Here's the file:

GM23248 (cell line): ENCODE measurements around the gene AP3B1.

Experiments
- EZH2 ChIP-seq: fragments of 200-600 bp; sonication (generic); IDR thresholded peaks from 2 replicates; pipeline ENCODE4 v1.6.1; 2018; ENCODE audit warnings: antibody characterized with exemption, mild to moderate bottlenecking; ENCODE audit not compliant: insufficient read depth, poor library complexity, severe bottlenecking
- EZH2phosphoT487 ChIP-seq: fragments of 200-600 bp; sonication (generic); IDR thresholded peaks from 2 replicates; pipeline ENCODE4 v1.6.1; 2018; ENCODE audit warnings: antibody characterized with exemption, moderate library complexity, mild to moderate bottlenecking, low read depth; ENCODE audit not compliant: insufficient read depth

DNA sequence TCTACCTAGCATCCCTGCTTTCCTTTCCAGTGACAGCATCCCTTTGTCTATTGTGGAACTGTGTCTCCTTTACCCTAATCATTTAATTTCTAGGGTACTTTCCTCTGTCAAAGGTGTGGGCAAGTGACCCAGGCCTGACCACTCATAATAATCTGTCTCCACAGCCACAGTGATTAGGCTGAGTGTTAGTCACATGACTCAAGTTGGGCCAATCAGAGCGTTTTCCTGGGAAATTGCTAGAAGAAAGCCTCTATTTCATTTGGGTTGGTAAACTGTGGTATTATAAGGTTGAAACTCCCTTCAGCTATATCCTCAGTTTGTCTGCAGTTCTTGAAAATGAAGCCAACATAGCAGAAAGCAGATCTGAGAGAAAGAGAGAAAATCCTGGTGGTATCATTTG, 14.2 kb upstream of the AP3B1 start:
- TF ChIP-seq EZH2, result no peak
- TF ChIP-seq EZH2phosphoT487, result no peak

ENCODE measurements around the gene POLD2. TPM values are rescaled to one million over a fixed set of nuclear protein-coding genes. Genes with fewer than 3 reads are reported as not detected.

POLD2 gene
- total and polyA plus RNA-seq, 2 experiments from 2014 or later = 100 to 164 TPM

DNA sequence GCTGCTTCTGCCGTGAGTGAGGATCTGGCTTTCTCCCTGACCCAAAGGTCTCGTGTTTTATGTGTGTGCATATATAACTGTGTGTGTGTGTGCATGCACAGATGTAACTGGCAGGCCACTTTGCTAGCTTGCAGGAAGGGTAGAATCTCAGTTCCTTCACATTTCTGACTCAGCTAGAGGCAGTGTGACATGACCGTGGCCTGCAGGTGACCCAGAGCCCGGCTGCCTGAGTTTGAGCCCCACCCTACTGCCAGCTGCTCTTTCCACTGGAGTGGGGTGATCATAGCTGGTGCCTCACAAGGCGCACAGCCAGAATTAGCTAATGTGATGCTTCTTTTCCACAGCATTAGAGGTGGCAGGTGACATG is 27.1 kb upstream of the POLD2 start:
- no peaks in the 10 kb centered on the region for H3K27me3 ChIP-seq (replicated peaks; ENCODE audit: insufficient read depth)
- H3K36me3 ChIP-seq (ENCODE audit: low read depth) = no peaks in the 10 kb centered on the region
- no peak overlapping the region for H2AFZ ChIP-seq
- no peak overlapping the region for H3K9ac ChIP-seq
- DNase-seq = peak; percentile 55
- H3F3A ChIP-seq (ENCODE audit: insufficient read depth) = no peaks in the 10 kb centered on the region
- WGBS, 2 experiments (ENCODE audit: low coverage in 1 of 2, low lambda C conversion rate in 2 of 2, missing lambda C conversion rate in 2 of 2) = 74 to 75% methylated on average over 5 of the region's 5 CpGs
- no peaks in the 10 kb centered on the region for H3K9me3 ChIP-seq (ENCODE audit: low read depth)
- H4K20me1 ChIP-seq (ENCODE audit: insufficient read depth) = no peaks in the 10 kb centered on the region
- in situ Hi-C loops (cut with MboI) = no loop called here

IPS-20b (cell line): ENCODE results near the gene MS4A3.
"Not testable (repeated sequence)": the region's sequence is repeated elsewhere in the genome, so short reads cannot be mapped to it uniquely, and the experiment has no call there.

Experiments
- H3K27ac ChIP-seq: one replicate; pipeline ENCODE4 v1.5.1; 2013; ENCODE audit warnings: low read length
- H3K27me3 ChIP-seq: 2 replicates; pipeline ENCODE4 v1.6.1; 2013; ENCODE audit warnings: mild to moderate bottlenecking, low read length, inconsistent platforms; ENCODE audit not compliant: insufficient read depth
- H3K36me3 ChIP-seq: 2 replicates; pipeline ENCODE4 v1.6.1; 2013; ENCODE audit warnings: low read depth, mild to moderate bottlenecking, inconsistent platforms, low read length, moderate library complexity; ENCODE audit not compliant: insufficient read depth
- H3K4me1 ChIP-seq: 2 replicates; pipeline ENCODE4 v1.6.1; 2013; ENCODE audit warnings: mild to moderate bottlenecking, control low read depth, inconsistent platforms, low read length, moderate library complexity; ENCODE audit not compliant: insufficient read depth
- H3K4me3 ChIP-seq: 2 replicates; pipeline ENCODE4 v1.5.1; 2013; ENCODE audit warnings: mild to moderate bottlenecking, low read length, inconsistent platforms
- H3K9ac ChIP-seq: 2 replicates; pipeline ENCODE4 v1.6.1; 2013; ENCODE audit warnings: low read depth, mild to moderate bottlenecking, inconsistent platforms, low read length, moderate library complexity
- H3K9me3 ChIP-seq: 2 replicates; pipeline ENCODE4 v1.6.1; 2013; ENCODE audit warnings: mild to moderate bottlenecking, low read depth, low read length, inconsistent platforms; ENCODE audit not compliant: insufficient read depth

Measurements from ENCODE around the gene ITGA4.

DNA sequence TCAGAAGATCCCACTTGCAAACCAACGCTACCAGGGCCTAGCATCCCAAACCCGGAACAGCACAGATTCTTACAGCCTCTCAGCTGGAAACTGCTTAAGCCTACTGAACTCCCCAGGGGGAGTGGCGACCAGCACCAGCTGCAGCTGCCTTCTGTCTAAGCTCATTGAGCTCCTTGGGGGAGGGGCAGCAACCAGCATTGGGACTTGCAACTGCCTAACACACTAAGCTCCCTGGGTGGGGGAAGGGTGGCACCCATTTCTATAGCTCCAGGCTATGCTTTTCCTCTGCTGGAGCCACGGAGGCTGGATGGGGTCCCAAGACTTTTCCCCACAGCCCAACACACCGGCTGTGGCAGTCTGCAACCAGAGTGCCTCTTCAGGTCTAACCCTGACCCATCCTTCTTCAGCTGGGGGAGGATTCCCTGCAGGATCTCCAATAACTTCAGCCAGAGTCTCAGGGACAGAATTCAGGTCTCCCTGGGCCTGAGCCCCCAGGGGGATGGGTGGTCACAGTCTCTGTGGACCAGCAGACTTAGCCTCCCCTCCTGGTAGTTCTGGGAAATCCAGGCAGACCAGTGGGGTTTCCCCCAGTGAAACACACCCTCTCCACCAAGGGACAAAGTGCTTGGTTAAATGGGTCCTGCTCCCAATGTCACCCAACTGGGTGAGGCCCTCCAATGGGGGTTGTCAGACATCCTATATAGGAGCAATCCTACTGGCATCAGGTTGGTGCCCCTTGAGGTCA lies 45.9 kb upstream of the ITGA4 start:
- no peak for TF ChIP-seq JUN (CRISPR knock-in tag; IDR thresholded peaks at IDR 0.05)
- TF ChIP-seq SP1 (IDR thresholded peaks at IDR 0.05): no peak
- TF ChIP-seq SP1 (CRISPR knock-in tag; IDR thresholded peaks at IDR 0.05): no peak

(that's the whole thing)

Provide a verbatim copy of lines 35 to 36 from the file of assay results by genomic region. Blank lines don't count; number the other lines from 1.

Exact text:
- TF ChIP-seq SP1 (IDR thresholded peaks at IDR 0.05): no peak
- TF ChIP-seq SP1 (CRISPR knock-in tag; IDR thresholded peaks at IDR 0.05): no peak